c. Building on the foundation of our faith in Christ and being build up into the image of Christ is a
theme we see over and over in the epistles. I Cor 3:10,12,14; Eph 2:20; Col 2:7; etc.
1. Paul wrote that God has given ministry gifts (apostles, prophets, evangelists, pastors, teachers)
to the church for several purposes, one of which is to edify or build up the body of Christ
(corporately and individually) through sharing the Word of God. Eph 4:11,12; v13–until we
“reach full manhood, and that full measure of development found in Christ” (Goodspeed). 2.
Paul wrote these words to some churches he founded that were getting into error. Gal 4:19–
My dear childrenyou for whom I am again enduring a mother’s pains, till a likeness of
Christ shall have been formed in you (20th Cent), outwardly expressed in you (Wuest).
3. The Holy Spirit’s number one goal in you is to build you up into conformity to Christ. Praying in other
tongues is a vital part of the process. The unChristlike “stuff” in us has to go. But often, we don’t see
it, or if we do see it, we don’t know how to get rid of it
a. Rom 8:26–The Holy Spirit is in us to help us to pray (when we don’t know what or how to pray)
with groaning which cannot be uttered in articulate speech (things we don’t have words for).
1. For example, you may believe that your greatest need is for doors of ministry to open up to
you. So you pray: God open doors for me. Help me to be patient until you promote me.
2. However, God knows what you need most is to deal with your pride and your unkind
treatment of others. But you don’t see it, so you can’t pray about it.
b. When you pray in tongues (or a language you don’t understand) the Holy Spirit can by pass your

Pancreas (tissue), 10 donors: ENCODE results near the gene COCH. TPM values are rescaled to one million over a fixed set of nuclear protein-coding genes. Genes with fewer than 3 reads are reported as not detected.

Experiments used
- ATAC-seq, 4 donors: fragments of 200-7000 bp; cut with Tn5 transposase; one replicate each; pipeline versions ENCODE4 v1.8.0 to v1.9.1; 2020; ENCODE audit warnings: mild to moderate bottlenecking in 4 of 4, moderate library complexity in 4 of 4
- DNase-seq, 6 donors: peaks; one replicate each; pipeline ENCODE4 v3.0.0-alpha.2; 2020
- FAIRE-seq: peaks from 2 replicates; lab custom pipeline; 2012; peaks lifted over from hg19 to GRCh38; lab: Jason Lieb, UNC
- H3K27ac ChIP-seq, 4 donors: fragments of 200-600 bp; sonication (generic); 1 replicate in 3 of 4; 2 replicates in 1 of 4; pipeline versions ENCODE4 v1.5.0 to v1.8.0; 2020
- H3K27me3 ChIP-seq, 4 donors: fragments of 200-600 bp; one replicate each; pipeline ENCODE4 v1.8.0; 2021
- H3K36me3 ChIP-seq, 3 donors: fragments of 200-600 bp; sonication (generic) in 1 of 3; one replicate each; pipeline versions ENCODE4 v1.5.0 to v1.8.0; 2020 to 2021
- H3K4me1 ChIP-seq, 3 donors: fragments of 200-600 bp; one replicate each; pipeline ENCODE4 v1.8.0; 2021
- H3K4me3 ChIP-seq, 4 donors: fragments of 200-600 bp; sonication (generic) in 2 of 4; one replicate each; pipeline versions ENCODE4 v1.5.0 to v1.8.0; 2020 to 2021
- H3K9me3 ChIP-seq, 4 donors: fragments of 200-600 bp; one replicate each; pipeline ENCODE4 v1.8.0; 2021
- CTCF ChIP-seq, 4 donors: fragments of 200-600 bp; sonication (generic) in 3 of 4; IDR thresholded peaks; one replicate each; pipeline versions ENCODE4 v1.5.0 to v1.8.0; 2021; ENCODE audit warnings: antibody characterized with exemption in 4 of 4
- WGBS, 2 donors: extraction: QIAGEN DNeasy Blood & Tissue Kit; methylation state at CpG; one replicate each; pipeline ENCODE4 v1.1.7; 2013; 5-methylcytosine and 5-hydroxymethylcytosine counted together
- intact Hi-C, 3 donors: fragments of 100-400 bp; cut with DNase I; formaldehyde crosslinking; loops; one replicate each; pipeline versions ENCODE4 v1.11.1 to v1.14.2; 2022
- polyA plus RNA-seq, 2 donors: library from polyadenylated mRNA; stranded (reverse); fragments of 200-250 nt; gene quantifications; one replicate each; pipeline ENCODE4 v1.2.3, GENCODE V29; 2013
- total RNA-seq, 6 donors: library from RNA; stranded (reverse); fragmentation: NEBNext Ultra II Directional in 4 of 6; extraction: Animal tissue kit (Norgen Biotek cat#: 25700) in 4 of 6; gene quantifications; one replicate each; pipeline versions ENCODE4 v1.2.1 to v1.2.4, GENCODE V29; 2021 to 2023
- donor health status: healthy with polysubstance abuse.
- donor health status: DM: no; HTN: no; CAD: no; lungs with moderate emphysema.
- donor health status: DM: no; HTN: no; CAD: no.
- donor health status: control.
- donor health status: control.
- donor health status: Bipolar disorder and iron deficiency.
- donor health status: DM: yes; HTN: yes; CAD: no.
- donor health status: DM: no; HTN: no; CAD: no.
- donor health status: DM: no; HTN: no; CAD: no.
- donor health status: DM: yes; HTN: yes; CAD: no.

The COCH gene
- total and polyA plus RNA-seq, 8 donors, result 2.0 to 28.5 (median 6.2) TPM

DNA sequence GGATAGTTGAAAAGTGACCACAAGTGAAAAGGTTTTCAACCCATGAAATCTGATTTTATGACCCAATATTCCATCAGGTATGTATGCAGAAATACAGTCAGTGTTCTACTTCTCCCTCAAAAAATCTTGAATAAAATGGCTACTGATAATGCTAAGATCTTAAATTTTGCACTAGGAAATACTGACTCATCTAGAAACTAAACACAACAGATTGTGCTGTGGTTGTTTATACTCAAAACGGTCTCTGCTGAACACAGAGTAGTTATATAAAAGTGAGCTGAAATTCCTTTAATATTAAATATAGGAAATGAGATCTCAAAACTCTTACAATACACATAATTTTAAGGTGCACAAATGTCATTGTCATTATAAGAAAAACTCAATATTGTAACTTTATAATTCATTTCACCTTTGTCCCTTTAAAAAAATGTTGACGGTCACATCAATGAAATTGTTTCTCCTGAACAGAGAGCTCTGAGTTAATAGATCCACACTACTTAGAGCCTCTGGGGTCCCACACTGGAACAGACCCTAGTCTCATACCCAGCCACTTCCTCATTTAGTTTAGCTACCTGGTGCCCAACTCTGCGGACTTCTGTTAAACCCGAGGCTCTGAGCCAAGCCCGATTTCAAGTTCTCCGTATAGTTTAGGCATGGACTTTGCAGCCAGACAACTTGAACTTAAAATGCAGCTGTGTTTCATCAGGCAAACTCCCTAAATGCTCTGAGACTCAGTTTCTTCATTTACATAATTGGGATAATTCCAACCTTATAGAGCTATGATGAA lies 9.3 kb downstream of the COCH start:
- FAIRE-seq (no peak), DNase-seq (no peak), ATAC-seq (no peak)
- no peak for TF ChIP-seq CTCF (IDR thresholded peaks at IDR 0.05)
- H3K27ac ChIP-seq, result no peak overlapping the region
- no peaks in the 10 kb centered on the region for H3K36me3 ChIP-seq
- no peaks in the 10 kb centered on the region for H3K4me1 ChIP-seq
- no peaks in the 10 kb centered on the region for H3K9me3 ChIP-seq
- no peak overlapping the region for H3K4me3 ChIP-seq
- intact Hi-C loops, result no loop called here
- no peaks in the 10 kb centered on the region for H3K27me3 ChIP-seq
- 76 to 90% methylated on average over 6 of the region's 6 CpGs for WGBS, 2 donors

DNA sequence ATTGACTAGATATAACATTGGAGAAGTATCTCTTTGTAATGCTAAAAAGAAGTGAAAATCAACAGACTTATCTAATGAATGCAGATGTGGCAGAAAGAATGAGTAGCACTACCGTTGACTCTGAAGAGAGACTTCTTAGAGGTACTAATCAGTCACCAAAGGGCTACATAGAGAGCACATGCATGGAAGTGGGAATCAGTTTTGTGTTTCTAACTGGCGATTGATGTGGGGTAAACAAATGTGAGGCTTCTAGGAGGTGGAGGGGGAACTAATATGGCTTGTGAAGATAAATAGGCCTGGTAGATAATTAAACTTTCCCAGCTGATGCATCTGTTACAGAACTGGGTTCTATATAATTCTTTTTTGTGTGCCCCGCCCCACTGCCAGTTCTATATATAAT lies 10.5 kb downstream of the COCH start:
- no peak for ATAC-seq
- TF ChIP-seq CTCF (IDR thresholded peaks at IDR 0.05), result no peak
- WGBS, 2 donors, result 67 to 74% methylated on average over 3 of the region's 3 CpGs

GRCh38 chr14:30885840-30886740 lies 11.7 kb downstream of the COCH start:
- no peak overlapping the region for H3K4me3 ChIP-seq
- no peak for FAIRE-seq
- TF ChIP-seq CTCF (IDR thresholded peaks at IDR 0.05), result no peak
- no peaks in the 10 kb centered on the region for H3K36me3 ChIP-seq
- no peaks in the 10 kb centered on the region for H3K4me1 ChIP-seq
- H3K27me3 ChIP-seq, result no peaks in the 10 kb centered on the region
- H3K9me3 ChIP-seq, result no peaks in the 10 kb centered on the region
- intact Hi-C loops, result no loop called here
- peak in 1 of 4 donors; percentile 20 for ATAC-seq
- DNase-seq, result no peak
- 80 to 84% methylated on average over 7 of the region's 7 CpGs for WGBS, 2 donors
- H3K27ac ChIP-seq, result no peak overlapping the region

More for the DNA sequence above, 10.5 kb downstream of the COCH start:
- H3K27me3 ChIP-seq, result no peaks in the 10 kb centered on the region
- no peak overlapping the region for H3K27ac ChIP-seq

intellect (and unrenewed mind) and pray perfect, effective prayers through you. He can expose in
a gentle, loving way the issues you need to deal with by His power. And He can help you pray in a
way that facilitates the needed changes.

1. This is where understanding how to read the Bible is so important. Both statements are indeed found
in Paul’s first epistle to the Corinthians (I Cor 12:30; 13:8). But they’re not independent statements,
they’re part of a complete thought. We must consider them in context.
a. While Paul was in the city of Ephesus he was visited by believers from the city of Corinth where
Paul had also established a church. They came to report some serious problems in the church and
wanted help from Paul. He wrote the first epistle to the Corinthians to deal with these issues.
b. There was envy, strife, and divisions (1:11; 3:3; 11:18,19), fornication (5:1), and gluttony and
drunkenness at communion (11:20-22). Believers were suing each other in in front of unbelievers
(6:1-8). They also had issues with the demonstrations or manifestations of the Holy Spirit in their
midst. Chapters 12,13,14 were written to address and correct their misuse of these gifts,
particularly speaking in other tongues in public assemblies.
2. I Cor 12:7-11–Paul reminded them that the Holy Spirit manifests in nine different ways for the good of
everyone. We could do a lesson on each of these (at another time). But consider these thoughts.
a. There is a public demonstration of tongues and a private one. I Cor 12:10 refers to the public gift.
1. Not everyone is used in this gift. An example would be: Someone speaks out a message in
tongues in public in a language no one recognizes.
2. There must be an interpretation (the Holy Spirit gives the interpretation to that person or
someone) so that everyone understands what was said. It’s a supernatural sign.
b. From v12-26 Paul, writing to a church that has divisions over which preacher is the best (1:11,12)
explains that we’re a body. We each have a place and a function and we all need each other,